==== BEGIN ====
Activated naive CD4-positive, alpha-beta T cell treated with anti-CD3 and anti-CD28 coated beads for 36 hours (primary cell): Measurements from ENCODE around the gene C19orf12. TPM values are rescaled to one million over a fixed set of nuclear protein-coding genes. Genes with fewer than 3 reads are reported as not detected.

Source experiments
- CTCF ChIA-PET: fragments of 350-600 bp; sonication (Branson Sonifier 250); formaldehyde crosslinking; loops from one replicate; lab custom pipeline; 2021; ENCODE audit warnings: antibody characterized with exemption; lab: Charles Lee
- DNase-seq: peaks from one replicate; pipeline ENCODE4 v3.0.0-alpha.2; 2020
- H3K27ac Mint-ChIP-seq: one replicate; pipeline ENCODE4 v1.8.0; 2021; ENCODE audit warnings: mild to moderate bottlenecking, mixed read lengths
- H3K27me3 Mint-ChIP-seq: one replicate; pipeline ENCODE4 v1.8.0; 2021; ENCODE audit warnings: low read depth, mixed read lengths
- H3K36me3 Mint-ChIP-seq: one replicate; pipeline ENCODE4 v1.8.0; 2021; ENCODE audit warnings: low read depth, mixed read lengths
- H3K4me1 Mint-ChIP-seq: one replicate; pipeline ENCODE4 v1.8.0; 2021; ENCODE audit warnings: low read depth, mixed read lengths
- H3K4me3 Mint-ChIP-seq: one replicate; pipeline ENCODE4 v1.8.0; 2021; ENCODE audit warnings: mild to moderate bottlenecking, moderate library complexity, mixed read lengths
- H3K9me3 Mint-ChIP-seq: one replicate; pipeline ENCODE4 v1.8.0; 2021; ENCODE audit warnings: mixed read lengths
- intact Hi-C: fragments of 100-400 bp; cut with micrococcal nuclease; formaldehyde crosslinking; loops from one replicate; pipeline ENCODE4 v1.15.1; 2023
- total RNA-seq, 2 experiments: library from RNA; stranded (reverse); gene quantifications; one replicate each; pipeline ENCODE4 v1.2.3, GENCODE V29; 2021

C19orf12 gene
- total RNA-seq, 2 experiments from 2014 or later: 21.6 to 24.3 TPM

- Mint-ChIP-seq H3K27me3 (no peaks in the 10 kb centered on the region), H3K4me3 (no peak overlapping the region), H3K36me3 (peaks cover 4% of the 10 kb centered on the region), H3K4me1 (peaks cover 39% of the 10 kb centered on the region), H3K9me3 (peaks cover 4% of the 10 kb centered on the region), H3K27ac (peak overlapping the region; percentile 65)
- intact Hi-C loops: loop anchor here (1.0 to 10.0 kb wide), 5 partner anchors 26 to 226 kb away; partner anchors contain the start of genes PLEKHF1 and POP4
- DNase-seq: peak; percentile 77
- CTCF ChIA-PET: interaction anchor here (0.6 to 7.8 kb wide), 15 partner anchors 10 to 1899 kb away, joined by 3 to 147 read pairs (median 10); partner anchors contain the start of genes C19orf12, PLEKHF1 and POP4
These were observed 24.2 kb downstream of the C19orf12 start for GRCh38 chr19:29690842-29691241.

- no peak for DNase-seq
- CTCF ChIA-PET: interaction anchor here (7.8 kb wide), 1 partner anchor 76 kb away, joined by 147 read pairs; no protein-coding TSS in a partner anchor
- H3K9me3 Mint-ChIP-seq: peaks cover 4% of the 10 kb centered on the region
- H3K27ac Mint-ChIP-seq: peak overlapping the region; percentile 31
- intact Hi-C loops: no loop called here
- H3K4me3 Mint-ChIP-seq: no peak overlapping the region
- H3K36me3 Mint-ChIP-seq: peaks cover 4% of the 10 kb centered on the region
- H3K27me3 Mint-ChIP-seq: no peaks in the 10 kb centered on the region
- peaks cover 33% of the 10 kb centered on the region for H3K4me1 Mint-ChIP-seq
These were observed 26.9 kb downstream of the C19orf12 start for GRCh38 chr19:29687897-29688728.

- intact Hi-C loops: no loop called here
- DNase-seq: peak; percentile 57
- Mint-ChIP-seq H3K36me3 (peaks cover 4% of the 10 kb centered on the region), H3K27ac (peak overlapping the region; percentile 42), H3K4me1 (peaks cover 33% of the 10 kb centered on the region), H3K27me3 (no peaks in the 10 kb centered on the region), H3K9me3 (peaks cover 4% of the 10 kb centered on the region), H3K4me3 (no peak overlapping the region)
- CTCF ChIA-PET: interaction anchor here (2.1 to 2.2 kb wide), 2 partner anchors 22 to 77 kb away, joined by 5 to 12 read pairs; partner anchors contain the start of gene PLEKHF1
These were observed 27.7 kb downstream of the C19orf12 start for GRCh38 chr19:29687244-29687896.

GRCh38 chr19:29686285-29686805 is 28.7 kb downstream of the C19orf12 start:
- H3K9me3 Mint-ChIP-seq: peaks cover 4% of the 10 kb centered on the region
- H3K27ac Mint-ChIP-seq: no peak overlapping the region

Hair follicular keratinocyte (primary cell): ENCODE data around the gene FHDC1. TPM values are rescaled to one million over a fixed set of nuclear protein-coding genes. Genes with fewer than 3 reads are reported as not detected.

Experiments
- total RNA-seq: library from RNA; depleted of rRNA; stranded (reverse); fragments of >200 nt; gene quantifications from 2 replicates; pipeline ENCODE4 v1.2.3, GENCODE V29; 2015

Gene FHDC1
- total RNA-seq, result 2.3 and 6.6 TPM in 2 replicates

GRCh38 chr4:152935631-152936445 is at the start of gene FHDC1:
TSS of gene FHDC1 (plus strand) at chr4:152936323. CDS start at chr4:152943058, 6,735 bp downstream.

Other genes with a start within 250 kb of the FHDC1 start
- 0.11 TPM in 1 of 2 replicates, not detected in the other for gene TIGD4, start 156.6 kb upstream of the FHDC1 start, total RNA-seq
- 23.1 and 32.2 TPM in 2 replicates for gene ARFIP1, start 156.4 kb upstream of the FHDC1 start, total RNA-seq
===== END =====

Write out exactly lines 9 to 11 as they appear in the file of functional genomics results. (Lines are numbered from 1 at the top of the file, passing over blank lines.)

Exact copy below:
- H3K4me3 Mint-ChIP-seq: one replicate; pipeline ENCODE4 v1.8.0; 2021; ENCODE audit warnings: mild to moderate bottlenecking, moderate library complexity, mixed read lengths
- H3K9me3 Mint-ChIP-seq: one replicate; pipeline ENCODE4 v1.8.0; 2021; ENCODE audit warnings: mixed read lengths
- intact Hi-C: fragments of 100-400 bp; cut with micrococcal nuclease; formaldehyde crosslinking; loops from one replicate; pipeline ENCODE4 v1.15.1; 2023